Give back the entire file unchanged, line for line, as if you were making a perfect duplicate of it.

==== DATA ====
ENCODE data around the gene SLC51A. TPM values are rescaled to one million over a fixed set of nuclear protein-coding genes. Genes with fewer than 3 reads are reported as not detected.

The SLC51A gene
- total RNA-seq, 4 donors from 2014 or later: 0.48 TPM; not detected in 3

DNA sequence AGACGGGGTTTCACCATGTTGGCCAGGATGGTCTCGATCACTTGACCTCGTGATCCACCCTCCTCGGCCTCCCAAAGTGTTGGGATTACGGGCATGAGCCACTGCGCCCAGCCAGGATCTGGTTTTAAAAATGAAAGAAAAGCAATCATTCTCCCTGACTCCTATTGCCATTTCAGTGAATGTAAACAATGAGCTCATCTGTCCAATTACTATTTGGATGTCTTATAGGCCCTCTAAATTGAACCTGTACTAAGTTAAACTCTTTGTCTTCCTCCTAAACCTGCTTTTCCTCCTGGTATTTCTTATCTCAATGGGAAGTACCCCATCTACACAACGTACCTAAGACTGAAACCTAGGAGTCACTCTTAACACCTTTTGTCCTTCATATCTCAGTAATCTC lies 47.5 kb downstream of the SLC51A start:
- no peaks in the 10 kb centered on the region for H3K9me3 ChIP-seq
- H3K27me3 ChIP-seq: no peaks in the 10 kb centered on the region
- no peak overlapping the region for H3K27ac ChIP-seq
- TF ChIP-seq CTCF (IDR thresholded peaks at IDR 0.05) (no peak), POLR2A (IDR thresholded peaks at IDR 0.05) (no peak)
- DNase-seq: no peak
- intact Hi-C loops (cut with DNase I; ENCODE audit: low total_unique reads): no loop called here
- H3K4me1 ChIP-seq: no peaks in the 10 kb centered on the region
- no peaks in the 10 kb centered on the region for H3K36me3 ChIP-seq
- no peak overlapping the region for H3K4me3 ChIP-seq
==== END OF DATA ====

ENCODE data around the gene SLC51A. TPM values are rescaled to one million over a fixed set of nuclear protein-coding genes. Genes with fewer than 3 reads are reported as not detected.

The SLC51A gene
- total RNA-seq, 4 donors from 2014 or later: 0.48 TPM; not detected in 3

DNA sequence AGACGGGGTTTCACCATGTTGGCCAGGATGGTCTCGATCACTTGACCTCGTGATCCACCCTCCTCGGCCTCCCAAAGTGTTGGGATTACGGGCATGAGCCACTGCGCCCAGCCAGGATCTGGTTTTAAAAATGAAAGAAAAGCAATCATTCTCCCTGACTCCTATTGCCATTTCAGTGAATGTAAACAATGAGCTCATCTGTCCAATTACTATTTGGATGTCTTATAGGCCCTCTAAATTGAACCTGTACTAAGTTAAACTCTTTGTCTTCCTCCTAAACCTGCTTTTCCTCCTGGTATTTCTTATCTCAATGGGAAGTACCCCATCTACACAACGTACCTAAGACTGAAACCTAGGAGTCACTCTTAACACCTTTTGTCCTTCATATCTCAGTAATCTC lies 47.5 kb downstream of the SLC51A start:
- no peaks in the 10 kb centered on the region for H3K9me3 ChIP-seq
- H3K27me3 ChIP-seq: no peaks in the 10 kb centered on the region
- no peak overlapping the region for H3K27ac ChIP-seq
- TF ChIP-seq CTCF (IDR thresholded peaks at IDR 0.05) (no peak), POLR2A (IDR thresholded peaks at IDR 0.05) (no peak)
- DNase-seq: no peak
- intact Hi-C loops (cut with DNase I; ENCODE audit: low total_unique reads): no loop called here
- H3K4me1 ChIP-seq: no peaks in the 10 kb centered on the region
- no peaks in the 10 kb centered on the region for H3K36me3 ChIP-seq
- no peak overlapping the region for H3K4me3 ChIP-seq